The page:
If You Think Meditation Is About ‘Feeling Good’ You’re Wrong

The inner battle we all need to fight

When I started meditation, my life looked like a battlefield. I was stuck between investors, not having a clue what the future of my startup would look like.

When I started my company, I thought that the day we’ll raise funds, would be a day of celebration. But reality clearly showed me otherwise. Since our existing incubator did not agree to the terms of the new investors, the future looked bleak.

I and my co-founder had the honor (or obligation) to resolve this conflict. The amount of politics was insane. It seemed more like a board room battle in a cliche corporation than a simple funding deal. This is when I realized how startups work in reality. I knew it wouldn’t be all roses but what I didn’t know was there would be so much bad blood.

To help myself get through this battle that I woke up to every day, I started taking meditation seriously. I’d always been on the edge and was only erratic in my practice.

Yet, now I felt the need to have something to cling to. Something that would help me wither the storms while stay centered at the same time.

I thought of meditation as a technique of relaxation. Open the app, put on your headphones, listen to the 10-minute audio and you’re done. When you open your eyes, everything would be chill, the world would slow down and you’ll be happy. Or so I thought.

Eventually, I got through the nightmare that the funding deal turned out to be and left the company. We did not end on good terms with either of the investors. Nevertheless, the battle was over.

But soon, another battle began inside of me.

The battle between my higher self and the lower self.

The Wisdom of the Gita

The Bhagavad Gita is the best-known scripture often affiliated with Hinduism. It is lovingly referred to as the Gita and was originally part of the great Indian epic Mahabharata. Its date of composition, therefore, is closely associated with that of the epic — c. 5th-3rd century BCE.

The Gita is a dialogue between the warrior-prince Arjuna and the god Krishna who’s serving as his charioteer in the battle of Kurukshetra. The battle is between Arjuna’s families and allies (the Pandavas) and those of the prince Duryodhana and his family (the Kauravas) and their allies.

What makes this battle so difficult is that the two sides are related by blood. The Kauravas and Pandavas are cousins and there are mutual friends and family members fighting on both sides for the rule of the kingdom.

When Arjuna sees that he’s fighting his own relatives, he laments the fact that he’s to kill them and their friends. He believes that killing them will only lead to sin and even if the kingdom is won by them, it won’t be of any use — for it will be tainted with the blood of their own kin.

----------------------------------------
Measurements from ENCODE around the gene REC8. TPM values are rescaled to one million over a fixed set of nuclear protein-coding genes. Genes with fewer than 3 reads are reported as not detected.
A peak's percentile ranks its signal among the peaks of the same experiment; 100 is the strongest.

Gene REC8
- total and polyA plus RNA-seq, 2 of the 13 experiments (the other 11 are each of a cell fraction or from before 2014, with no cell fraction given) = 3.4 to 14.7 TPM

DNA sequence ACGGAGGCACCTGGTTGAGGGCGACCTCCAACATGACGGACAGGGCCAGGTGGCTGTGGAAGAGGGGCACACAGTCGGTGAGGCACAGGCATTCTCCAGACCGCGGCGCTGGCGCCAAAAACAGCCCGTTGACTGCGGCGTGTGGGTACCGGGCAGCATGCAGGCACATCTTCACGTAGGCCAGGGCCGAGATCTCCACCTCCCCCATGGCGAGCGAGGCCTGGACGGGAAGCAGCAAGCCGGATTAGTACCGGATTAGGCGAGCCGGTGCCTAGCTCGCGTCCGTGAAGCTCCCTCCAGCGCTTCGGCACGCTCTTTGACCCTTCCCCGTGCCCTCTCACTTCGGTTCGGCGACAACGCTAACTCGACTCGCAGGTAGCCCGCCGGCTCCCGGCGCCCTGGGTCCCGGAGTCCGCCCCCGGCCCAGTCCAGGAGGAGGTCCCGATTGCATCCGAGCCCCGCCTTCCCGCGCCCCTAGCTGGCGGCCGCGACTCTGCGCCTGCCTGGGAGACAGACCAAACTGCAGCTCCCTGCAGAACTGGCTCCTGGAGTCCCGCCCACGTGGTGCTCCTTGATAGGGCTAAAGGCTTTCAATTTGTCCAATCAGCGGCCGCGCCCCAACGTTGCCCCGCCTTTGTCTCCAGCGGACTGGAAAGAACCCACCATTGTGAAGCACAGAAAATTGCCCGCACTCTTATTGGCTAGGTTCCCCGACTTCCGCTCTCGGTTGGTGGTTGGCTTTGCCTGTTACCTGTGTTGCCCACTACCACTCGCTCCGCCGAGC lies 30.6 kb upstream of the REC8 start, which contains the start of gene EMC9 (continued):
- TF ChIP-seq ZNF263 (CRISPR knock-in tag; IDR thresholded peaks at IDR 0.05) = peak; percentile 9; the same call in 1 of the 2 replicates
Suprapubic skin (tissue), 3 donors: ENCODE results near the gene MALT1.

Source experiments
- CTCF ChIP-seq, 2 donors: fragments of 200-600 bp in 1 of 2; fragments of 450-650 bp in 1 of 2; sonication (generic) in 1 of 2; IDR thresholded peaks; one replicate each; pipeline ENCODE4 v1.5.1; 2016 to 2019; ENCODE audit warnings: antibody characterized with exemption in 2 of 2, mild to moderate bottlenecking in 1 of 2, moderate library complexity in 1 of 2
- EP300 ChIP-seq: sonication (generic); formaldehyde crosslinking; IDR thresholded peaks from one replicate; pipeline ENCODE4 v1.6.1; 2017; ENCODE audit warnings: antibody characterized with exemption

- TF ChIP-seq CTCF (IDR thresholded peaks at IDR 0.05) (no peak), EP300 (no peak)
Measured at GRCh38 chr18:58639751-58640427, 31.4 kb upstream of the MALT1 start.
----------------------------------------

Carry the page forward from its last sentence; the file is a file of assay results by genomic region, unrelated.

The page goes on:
The Gita is thus a conversation between Krishna and Arjuna on what constitutes right action, proper understanding, and, ultimately, the meaning of life and nature of the Divine.

Why did I give you this introduction of the Gita? Because there’s a subtle truth to it that most people don’t understand.

If you’ve ever heard of quotes from the Gita, it tells a lot of the similar things that other scriptures say — to do no harm, be devoted to God, take the right action, and so on. But when people read it, they’re perplexed as to why Krishna urges Arjuna to take on the battle and fulfill his duty.

This is the reason why many Westerners look down on the Gita. They think it’s obnoxious and hypocritical. “It tells to avoid war in one stanza and then urges Arjuna to fight in another. What’s going on?”

These doubts are normal. And they sure seem confusing if you don’t understand the subtleties involved here.

You see, the war between the Pandavas and the Kauravas is not to be taken literally. It’s a battle between a man’s higher and lower nature.

The Pandavas represent the higher self and the Kauravas represent the lower self.

Now let’s see everything from our new perspective. If the battle is between our own good and bad qualities, why should we shy away from fighting it?

The part where Arjuna laments about killing his own kin is symbolic of our reluctance to kill our bad habits.

Think about it. We all have bad habits. But do we want to give them up with every atom of our being? Somewhere, deep inside, we like them. This is why we’ve continued to repeat them in the first place.

But to progress in life and to get closer to your higher self, you need to kill these habits and tendencies.

The real battle is thus going on inside you. Your lower qualities are pulling you down and the higher qualities are pulling you up. You are the warrior here. The side you give in to will be the side that controls you.

The Spiritual Battlefield

When a person starts to meditate (or do anything different for that matter) there’s resistance. But when a person steps on the spiritual path, the resistance is not only from outward forces. It’s from the inner forces as well.